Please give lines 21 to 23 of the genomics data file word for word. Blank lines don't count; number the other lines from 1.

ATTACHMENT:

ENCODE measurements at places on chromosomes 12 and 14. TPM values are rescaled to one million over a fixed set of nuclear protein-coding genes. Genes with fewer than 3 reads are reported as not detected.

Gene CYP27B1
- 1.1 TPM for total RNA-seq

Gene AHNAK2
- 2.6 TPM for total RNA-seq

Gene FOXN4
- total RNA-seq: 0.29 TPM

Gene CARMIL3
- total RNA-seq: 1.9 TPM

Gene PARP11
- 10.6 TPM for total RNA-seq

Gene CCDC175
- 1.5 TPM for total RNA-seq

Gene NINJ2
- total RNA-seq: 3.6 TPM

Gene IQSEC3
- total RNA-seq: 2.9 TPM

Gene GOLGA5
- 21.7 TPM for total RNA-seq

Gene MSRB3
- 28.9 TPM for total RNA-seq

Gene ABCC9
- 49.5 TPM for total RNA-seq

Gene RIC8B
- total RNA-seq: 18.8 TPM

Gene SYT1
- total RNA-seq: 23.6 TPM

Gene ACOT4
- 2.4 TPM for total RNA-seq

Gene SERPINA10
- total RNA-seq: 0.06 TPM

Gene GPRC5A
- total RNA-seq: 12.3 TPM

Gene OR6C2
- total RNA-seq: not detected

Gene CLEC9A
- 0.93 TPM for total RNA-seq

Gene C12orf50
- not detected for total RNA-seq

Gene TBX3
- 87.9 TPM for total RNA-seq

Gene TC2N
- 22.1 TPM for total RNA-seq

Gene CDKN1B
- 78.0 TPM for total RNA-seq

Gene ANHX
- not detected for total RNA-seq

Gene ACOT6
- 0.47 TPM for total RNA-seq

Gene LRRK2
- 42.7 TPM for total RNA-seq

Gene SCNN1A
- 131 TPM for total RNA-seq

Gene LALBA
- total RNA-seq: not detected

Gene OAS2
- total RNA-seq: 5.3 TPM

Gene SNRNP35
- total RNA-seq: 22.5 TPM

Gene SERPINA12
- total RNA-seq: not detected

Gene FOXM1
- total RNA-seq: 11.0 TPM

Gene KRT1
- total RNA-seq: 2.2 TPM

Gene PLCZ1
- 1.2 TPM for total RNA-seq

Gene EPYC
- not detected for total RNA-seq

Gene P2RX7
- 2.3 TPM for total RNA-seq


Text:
- 28.9 TPM for total RNA-seq

Gene ABCC9
- 49.5 TPM for total RNA-seq